Rhino3d Video Tutorials Transcripts - To further support you as you learn and progress with Rhino we've transcribed each of our video tutorials.
Hi, I'm Phil from Simply Rhino and in this video series, we're going to take a look at creating this engine cover with the aim of eventually creating a solid model that we can export from Rhino into SolidWorks to add solid parametric features. The initial aim is to create some reasonably good surfaces that define the overall form and individual transitions with a good deal of clarity. In this first video, we're going to quickly examine laying out 2D and 3D curves to create the basic slabs that we see here, before moving on to look at creating the main blends and in particular this slightly difficult front corner transition.
Going back to the overall geometry, the shape around this front corner is less than ideal for a smooth result, and we've done this purposely so that we can look at the methodology we can use in these real-world situations where we need to build smooth transitions on geometry that doesn’t really fulfill an ideal. Let’s take a look at how we can lay out some curves in Rhino that are going to define the boundaries of the main slab surfaces that we're going to work with. Whether we merely draw these curves in Rhino or we trace them over an imported bitmap reference, the starting point would generally be some 2D curves that we can then arrange in the appropriate 3D space. Therefore, we can fairly easily create the three-dimensional boundary of the engine cover. Here, we're only creating half of the engine cover because of the fact, fairly obviously, that it's symmetrical about its centre. And this idea of laying out the curves and techniques that we can employ to do this is something that we cover in quite a lot of detail in our intermediate advanced class.
So once we've got our 2D curves in position, we can gradually start to add some of the interior curves. And again, it would make sense for these to be created initially as two-dimensional curves. Eventually, these curves would need to be optimized, or rebuilt. And here, all of the curves are going to be built as degree five curves with six control points. And as well as giving these curves the same number of control points, we're also going to employ another technique here.
If we were to look at this curve here and this curve, these two curves represent essentially the same curve, which is this curve at the highest point of the engine cover here. And we're seeing it's either in its right view or in its front view depending on which curve we're looking at. Now, if we turn on the control points here, you'll see that these control points are aligned along the world Y axis. And this is something we can do to make it easier to build good three-dimensional curves.
Generally speaking, to build these curves, one technique might be to build one of these curves and then rather than to draw it again in the right elevation position, merely it's a case of copying the curve, orienting it about the correct construction plane, and then adjusting the control points -- in this case vertically -- to arrive at the correct shape. And when we do this, we can use tools like the curvature graph to assist us with the shape.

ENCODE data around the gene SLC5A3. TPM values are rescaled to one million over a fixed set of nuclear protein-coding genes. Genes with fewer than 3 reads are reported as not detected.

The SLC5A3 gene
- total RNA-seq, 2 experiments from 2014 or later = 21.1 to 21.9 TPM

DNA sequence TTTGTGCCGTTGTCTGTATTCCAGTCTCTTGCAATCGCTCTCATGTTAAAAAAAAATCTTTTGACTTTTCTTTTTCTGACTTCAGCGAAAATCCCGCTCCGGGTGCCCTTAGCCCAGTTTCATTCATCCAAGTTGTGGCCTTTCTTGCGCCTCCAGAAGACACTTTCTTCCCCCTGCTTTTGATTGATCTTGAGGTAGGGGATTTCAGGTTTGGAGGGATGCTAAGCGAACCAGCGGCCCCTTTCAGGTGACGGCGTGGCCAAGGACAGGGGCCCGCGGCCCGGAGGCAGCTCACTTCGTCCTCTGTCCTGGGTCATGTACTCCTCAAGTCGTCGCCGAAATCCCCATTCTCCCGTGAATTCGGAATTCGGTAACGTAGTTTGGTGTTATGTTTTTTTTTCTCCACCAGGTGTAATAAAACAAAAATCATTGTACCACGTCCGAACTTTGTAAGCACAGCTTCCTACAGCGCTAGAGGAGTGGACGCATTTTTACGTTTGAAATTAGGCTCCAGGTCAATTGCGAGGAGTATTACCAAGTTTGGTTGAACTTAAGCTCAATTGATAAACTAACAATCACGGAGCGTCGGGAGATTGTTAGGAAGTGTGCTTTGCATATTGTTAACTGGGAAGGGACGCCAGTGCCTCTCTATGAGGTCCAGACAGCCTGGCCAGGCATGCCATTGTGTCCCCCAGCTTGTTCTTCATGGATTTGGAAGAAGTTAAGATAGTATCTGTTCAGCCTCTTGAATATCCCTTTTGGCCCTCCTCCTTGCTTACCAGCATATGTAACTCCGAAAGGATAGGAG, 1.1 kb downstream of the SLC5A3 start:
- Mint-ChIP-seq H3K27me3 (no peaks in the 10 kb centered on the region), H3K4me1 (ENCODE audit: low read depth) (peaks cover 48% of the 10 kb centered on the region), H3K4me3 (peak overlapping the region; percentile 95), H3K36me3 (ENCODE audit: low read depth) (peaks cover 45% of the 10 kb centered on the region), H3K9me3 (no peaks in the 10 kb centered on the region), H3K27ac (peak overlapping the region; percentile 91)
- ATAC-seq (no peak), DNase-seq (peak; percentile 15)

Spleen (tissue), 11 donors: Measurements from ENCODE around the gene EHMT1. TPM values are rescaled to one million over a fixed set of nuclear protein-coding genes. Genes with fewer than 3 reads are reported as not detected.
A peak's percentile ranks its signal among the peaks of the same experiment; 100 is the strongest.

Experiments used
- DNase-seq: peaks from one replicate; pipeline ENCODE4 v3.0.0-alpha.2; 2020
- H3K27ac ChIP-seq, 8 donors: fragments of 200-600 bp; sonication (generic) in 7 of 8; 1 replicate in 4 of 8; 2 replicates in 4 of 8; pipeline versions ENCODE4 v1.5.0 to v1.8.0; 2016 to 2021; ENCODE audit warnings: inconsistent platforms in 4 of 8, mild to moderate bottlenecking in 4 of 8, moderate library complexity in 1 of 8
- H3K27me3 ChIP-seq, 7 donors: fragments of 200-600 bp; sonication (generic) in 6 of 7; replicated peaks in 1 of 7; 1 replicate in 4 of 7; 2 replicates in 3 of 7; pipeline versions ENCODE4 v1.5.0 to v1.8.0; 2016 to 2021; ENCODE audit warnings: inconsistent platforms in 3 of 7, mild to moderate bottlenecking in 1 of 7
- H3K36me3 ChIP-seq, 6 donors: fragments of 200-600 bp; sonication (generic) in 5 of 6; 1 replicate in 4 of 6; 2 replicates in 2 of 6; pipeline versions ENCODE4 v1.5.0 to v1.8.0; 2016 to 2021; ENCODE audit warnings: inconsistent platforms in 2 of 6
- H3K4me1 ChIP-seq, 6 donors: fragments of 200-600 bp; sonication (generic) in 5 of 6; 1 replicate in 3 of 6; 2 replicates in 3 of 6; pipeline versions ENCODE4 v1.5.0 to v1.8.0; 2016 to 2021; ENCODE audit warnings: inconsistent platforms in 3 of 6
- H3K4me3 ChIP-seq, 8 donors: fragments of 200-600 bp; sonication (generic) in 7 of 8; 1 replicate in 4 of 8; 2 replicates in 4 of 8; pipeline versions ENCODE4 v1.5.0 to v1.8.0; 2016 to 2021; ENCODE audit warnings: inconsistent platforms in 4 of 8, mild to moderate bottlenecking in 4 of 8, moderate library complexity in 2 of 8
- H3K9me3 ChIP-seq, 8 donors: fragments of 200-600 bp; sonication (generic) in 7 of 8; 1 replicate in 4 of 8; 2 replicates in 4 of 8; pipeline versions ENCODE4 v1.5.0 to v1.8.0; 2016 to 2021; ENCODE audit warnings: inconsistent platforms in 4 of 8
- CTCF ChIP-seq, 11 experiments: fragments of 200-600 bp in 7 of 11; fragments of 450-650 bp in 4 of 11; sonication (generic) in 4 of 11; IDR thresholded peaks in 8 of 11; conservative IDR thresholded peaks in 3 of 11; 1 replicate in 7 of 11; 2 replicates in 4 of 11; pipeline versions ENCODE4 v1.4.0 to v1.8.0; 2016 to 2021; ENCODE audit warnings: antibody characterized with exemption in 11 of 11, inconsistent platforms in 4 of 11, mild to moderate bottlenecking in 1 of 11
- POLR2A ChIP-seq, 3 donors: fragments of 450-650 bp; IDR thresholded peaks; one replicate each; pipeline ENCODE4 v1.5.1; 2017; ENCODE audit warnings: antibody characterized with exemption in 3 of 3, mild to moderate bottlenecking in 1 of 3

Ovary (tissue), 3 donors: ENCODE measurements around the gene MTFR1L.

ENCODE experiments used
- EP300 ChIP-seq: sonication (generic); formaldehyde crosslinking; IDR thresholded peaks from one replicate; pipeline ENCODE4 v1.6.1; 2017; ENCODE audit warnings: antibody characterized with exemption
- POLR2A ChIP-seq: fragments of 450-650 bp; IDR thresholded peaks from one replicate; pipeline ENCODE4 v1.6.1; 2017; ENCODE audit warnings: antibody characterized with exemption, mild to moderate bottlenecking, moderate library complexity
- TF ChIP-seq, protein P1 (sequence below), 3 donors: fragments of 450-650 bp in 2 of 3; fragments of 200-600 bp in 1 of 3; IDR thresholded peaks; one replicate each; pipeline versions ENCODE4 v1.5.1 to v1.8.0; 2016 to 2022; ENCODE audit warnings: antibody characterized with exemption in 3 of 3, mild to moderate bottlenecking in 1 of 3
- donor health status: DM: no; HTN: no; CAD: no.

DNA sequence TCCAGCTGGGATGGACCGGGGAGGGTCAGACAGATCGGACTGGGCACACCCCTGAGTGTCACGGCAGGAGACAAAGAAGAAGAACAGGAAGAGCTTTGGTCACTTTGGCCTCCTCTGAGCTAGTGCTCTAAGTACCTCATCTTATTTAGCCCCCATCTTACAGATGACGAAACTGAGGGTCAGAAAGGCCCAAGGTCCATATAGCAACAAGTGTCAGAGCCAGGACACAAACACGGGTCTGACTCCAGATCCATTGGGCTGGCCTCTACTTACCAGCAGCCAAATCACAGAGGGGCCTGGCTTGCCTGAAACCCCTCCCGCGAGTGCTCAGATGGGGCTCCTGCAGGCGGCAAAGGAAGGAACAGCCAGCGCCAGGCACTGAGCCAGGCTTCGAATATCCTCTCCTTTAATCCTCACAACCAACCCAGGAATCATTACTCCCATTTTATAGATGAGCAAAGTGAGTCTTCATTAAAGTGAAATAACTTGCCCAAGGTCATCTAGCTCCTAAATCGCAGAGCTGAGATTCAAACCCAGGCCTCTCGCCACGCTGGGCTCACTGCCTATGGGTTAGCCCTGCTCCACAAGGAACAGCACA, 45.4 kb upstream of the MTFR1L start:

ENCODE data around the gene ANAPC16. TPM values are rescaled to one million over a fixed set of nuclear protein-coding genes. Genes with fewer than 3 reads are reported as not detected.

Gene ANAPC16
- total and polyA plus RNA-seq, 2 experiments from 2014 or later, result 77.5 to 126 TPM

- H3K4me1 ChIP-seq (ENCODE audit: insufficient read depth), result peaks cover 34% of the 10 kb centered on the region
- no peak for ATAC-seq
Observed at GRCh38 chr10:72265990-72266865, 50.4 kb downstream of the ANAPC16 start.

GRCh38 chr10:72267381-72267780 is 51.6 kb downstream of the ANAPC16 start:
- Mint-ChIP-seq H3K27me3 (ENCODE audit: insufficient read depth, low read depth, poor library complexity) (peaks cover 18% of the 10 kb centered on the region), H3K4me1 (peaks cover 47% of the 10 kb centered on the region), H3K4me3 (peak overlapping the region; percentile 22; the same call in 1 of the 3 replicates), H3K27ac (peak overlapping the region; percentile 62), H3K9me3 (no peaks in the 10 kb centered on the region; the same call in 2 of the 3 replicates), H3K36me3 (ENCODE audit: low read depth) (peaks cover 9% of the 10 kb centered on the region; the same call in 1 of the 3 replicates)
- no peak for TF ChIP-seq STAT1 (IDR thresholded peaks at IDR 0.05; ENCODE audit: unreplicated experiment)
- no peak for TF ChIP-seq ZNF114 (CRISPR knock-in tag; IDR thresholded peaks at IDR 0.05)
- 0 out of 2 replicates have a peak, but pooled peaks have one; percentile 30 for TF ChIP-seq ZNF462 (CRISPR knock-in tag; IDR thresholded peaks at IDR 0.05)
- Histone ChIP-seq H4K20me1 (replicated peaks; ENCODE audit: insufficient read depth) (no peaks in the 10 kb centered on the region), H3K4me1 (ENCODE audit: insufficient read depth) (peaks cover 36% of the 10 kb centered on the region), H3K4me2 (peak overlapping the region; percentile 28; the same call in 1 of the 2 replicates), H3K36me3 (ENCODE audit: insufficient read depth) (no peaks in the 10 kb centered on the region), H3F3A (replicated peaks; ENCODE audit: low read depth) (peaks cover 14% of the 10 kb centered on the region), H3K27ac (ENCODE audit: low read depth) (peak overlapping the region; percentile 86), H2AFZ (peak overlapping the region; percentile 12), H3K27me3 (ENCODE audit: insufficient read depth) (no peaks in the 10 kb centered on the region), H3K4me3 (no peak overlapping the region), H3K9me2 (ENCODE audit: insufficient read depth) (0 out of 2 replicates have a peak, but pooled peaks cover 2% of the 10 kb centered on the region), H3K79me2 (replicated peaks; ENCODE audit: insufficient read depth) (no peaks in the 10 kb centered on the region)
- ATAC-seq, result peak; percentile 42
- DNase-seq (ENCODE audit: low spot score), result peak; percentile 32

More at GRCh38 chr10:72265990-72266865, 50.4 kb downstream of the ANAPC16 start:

So, gradually, we can lay out some two-dimensional curves. And we can also gradually start to take some of these curves and push them onto another layer, where we're going to create 3D curves. So of course we know our boundary curves here that are existing, are going to be part of our final 3D layout. So we can copy these curves onto this new layer.
And let’s copy the high point curve, which is this curve and this curve, that we've got expressed as two separate two-dimensional curves. Let’s copy this over to our layer two here. Let’s just change the object color of these boundary curves. And let’s look at a technique that we can use to quickly generate the three-dimensional curve from these pair of two-dimensional curves. And this is to use the command called curve from two views.
Okay, so in this case, it’ll generate the three-dimensional curve for us. Okay, now this command works by essentially projecting the two curves until they hit each other in 3D space. And as a result, in the curve that we generate here is much more complex than the original curve and it isn't something that we can use directly in this case. But we can use it as a guide and to check that the position of our clean curve is correct.
So the way that we can produce a clean version of this curve is to first of all run a command called ‘extract points’ from this curve. And I'm going to lock these points. And then I'm going to delete that two-dimensional curve. I'm then going to turn on the control points for this curve, and working in my right view, I'm going to turn on the project constraint and then take each one of these points and move them up to snap them on to my reference points.
Okay. And we just have the curve from two views here, just to act as a guide. So once we're happy with the shape of that, we can delete the curve from two views. We can unlock our points and delete those as well. And we can gradually start to create some curves. So we can use curve from two views as a quick way of creating the 3D curve and then we can maybe go back through some 2-D iterations until we get the desired result. And eventually, we'll arrive at a set of curves that describes our layout.